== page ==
Ecosystem protection and poverty alleviation in the tropics: Perspective from a historical evolution of policy-making in the Brazilian Amazon

Published in Ecosystem Services, v. 8:97-109

Pinho, P.F., Patenaude, G., Ometto, J.P.H.B., Meir, P., Toledo, P.M., Coelho, A. and Frickmann-Young, C.E.

Publication year 2014
  • Earth System Science Center (CCST), Brazilian Institute for Space Research (INPE), São José dos Campos, Sao Paulo 12222-010, Brazil
  • School of Geosciences, University of Edinburgh, Edinburgh, UK
  • Instituto de Desenvolvimento Econômico, Social e Ambiental do Pará (IDESP), Pará, Belém, Brazil
  • Federal University of Rio de Janeiro (UFRJ), Rio de Janeiro, Brazil


IAI Program


IAI Project CRN3005


•Policy focused on traditional and indigenous people, limited to other rural and urban poor.

•International fora critical to regional policy but outweighed by development interests.

•Policyfor ecosystem services to poverty alleviation needs to be regional and context specific.

•Secure rights and access to natural resources, and integration into markets for local communities.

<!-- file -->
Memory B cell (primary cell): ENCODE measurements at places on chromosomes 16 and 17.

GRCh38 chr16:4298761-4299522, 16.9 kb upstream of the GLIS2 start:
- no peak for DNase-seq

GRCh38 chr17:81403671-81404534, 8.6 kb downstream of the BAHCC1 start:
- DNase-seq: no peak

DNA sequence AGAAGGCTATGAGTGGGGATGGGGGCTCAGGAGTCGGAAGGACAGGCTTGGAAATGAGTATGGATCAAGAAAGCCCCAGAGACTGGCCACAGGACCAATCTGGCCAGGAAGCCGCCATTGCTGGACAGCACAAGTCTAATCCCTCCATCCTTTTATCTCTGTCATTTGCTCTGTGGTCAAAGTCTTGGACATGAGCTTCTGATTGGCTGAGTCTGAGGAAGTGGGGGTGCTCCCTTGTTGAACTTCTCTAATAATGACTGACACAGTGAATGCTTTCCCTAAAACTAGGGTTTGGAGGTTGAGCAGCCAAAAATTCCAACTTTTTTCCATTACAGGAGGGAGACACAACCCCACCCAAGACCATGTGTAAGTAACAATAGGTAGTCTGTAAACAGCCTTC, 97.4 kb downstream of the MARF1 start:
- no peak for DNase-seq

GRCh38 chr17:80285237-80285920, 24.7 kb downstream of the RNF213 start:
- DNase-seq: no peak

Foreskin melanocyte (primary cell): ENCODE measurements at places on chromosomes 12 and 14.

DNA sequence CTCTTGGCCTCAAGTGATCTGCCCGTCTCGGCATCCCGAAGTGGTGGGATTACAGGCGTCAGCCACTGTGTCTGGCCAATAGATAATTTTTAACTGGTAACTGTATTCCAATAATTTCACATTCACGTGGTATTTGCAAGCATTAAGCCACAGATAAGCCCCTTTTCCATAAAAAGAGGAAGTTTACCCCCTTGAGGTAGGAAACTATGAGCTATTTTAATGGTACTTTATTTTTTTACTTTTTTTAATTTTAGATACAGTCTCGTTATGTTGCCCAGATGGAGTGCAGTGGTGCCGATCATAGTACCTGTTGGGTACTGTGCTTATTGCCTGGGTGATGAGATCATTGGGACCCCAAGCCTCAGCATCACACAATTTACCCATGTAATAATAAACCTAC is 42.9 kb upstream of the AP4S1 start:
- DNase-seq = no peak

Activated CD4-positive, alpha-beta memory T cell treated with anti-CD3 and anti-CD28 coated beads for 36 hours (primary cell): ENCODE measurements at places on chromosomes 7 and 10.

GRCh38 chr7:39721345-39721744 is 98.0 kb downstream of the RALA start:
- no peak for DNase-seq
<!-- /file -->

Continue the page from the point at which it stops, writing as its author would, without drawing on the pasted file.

•Analytical Framework for Ecosystem Services and Poverty Alleviation Policies in the Tropics.


Despite increased intellectual and conceptual consideration of the linkages between ecosystem service (ES) provisions and poverty alleviation (PA) globally, there has been limited analysis of how these paradigms are used and framed in the regional context of policy-making. In this paper, we address this question by eliciting perspectives on the historical evolution of policies addressing the environment and poverty nexus in the Brazilian Amazon. Our analysis is twofold. First, through an analysis of policy context, we explore how multilateral and international programs have influenced and helped shape national and regional policy-making in the Amazon. Second, through our analysis of policy content, we provide an in-depth discussion of key ES and/or PA policies implemented in the Amazon. Furthermore, we analyze the operationalization of the policy, describe management options, and highlight their impacts on ES and PA. Our results show dichotomies between environmental programs and their social effectiveness, and between environmental and developmental agendas. More recently, however, some attempts have been made at delivering ES protection and PA jointly in policy-making. In conclusion, we provide a framework for policy analysis that can be applied to other tropical countries in the world. If Brazil is to keep its leading role in addressing the challenges of maintaining ecosystem service provision, while alleviating poverty in the Amazon, it must learn from its own experiences.